Obamacare: A Primer

Today, the Supreme Court will begin oral arguments over the Patient Protection and Affordable Care Act, colloquially known as “Obamacare”. The act was signed into law in 2010; shortly thereafter its constitutionality was challenged by 26 state attorneys general as well as a number of independent organizations. My colleague Ryan will shortly provide Yi! News readers with a summary of the act’s legal issues. I will focus on the legislation’s likely policy and political effects. In short, I believe it will be an unmitigated disaster in both realms.

First, the policy. The Affordable Care Act was Washington’s answer to two very real but misrepresented problems: lack of access to health insurance and rising medical costs. Democrats claimed that over 46 million Americans didn’t have health insurance, but this was misleading. When adjusting for non-citizens and people who could afford to buy insurance but choose not to, the number is closer to 8 million. The act also seeks to curtail ever-rising health care costs, which have increased from $256 million in 1980 to $2.6 trillion in 2010. This, of course, overlooks that much of rising health care costs have been the result of longer lifespans and improved life-saving medicines and technologies. It also ignores the fact that, according to the Congressional Budget Office, even optimistic scenarios show negligible savings in long term health care costs.

To combat these problems, the Act creates a wildly complicated scheme that took over 2,500 pages to write. (The Cato Institute’s Michael Tanner “summarizes” it here in a 70 page whitepaper.) The key provisions are as follows. First, it creates a series of state-run but federally subsidized insurance exchanges. These exchanges technically are the responsibility of the states, but talk about faux federalism: if the states do not live up to the federal government’s rigorous requirements, they lose funding for Medicare. (Much of this funding, of course, is made necessary because of the Affordable Care Act.) Many also believe these exchanges are a precursor to a single-payer, or 100 percent government run system.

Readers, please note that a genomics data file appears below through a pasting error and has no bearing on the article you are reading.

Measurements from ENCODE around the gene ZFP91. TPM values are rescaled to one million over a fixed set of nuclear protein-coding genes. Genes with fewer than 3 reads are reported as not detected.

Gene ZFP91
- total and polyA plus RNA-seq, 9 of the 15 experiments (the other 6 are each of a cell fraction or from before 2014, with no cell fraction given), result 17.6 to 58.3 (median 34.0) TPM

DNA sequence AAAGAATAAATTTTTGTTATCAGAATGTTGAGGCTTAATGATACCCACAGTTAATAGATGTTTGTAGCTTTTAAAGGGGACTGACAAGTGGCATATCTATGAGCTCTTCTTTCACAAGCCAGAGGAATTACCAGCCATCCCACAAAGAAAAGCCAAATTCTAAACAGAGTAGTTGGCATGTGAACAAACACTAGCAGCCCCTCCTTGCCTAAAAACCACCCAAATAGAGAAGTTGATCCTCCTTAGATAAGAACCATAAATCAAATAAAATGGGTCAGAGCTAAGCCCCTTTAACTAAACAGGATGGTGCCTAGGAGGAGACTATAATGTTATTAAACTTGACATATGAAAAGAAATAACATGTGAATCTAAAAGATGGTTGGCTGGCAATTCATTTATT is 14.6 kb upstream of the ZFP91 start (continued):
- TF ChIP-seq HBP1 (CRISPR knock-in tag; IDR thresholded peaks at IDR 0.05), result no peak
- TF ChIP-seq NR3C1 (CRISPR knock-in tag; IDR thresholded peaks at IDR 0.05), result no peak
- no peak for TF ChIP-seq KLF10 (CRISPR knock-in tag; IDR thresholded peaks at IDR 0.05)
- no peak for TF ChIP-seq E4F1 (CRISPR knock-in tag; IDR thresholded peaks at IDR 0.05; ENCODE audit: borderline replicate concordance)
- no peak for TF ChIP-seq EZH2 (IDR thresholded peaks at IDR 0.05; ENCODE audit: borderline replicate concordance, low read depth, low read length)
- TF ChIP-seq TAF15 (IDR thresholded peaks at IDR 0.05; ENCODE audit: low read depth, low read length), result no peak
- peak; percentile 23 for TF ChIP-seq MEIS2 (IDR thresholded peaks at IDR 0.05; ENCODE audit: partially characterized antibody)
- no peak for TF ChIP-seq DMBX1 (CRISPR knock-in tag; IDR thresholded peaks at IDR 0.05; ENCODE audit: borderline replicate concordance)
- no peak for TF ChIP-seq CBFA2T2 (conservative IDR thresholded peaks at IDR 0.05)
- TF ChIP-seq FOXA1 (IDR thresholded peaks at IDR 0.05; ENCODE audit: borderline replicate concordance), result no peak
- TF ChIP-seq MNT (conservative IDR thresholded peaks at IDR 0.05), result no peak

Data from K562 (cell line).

Second, it requires all citizens to either purchase insurance through their employer or through an exchange. Citizens not complying are subject to fines. Companies with 50 or more employees will be fined for not providing insurance deemed “adequate” by the Department of Health and Human Services (HHS). These provisions will, respectively, put every citizen at the mercy of the federal government and discourage small businesses from hiring more employees. Finally, the act requires all hospitals to participate in an on going cost benefit analysis by the Independent Payment Advisory Board (IPAB). IPAB then instructs doctors which procedures and medications they can and can’t use. Such rationing is very real: similar programs in Britain and Canada led to increased wait times and lower cancer survival rates.

Politically, the Affordable Care Act is a step in the absolute wrong direction. America has thrived as a constitutional republic with a government that largely respected concrete limits on its power. The idea wasn’t to come up with a system that would always come up with the best outcome…that would be impossible. Rather, the Founders hoped to create a government that could not trample the liberty of its citizens. Government for the citizens, not the other way around.

The Affordable Care Act stands in stark contrast to this sentiment. Congressional Democrats and President Obama believe that it is within their authority to, among other things, compel individuals to purchase a product that they will have themselves largely designed. They also find it appropriate to regulate the relationship between doctor and patient, something which has hitherto been private.

Setting and respecting areas of life in which the government cannot interfere is vital. It prevents unsavory politicians, or those who we seriously disagree with, from making laws that adversely affect our fundamental rights. This Act, if it and its major provisions are upheld by the Supreme Court, will be a major step in doing away with limited government as we know it.

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